HONOLULU – Christine Helliangao, 35, a resident of Henderson, Nevada, and Natasha Bardon, 31, a resident of Kapolei, Hawaii, were arrested on April 13, 2017 as a result of a federal indictment in Hawaii charging that they conspired to file false federal income tax returns, and filed such returns, for the 2013 and 2014 tax years.
Elliot Enoki, Acting United States Attorney for the District of Hawaii, said that a federal grand jury indicted the two individuals on April 12, 2017. The indictment charged that, between January 2014 and April 2015, Helliangao and Bardon conspired to defraud the United States by preparing false income tax returns. According to the indictment, Helliangao operated a company called Pau Taxes, which served as a paid tax preparer for others. The indictment alleged that Helliangao and Bardon solicited clients, and prepared federal and state tax returns falsely claiming itemized deductions for business expenses and charitable contributions not incurred or made by their clients. The indictment alleges that Helliangao and Bardon caused the filing of tax returns claiming approximately $1.6 million in federal tax refunds to which their clients were not entitled, and charged fees based on the amounts of the refunds.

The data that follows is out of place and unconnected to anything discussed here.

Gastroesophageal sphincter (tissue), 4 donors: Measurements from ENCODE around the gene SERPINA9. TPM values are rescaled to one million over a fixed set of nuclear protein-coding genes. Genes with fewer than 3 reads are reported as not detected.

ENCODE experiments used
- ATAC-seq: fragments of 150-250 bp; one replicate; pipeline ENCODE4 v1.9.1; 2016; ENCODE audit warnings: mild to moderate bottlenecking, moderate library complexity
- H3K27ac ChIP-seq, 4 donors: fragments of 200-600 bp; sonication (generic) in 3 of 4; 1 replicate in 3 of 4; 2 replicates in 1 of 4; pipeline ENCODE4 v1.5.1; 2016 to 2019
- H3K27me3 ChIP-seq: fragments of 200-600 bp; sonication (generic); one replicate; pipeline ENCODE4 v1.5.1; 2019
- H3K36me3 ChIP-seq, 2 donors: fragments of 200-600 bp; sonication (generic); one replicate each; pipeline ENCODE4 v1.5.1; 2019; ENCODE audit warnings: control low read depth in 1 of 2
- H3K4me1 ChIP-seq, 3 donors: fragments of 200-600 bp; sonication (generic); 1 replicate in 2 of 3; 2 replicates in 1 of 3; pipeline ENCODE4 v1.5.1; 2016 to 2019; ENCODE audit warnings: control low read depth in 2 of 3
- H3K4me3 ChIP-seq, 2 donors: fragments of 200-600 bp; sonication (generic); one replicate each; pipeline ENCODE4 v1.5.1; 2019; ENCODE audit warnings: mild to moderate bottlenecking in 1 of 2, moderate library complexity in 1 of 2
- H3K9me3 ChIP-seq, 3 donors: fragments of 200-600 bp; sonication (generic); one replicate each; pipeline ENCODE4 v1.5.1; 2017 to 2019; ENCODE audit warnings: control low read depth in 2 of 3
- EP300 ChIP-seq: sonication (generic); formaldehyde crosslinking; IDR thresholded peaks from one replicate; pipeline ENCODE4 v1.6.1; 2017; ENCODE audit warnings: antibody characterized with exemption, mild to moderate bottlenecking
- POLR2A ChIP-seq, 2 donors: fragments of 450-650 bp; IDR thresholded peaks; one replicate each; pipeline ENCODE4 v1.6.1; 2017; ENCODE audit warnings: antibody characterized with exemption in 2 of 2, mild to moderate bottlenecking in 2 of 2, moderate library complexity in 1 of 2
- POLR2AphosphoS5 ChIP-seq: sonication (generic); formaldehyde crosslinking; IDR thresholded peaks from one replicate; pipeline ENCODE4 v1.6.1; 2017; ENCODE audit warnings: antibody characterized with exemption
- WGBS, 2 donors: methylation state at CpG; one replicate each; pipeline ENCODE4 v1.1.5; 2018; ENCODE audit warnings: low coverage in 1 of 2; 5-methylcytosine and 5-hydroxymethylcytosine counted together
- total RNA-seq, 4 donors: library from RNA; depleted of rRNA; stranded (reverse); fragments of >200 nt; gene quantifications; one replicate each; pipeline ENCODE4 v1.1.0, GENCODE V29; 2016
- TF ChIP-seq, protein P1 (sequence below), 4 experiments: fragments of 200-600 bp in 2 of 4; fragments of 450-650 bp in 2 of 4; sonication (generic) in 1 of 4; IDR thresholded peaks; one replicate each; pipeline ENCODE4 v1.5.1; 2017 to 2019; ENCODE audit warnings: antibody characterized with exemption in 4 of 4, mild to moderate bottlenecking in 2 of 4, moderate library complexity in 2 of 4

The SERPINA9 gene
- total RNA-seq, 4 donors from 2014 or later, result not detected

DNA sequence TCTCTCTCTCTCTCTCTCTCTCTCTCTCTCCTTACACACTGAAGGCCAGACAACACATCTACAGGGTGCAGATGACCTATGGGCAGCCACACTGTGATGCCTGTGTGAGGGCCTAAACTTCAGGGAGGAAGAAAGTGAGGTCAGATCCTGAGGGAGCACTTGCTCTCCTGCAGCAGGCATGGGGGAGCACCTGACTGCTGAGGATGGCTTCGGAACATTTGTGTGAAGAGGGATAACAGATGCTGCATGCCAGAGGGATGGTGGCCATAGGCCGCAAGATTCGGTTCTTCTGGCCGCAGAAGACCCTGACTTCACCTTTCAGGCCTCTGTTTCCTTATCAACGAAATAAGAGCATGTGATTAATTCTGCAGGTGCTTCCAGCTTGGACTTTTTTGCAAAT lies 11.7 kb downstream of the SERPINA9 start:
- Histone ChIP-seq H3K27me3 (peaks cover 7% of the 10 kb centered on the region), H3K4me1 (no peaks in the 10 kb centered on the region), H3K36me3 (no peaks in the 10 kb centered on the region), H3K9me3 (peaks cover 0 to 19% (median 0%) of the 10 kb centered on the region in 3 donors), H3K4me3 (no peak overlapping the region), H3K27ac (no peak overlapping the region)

The indictment also charges Bardon with 25 counts of aiding and abetting the filing of specific false tax returns, and Helliango with four such counts.
Bardon was arrested at her home in Kapolei on April 13, and appeared in federal court, where she pled not guilty to the charges and was released on bail. Trial has been set for June 14, 2017 before United States District Judge Helen Gillmor. Helliangao was arrested on April 13 in Henderson, Nevada, and appeared in federal court in Las Vegas, where she was ordered to appear in Honolulu on April 24 to answer the charges.
An indictment is merely an accusation, and both defendants are presumed innocent until and unless proven guilty. If convicted of the charges, Helliangao and Bardon face a maximum term of imprisonment of five years as to the conspiracy charge, and three years as to each of the false tax return counts, plus a fine of up to $250,000 as to each count, and an order requiring that they pay restitution to the Internal Revenue Service.
The case was investigated by the Internal Revenue Service – Criminal Investigation, with the assistance of the Honolulu Police Department, and is being prosecuted by Assistant U.S. Attorneys Larry Tong and Amalia Fenton.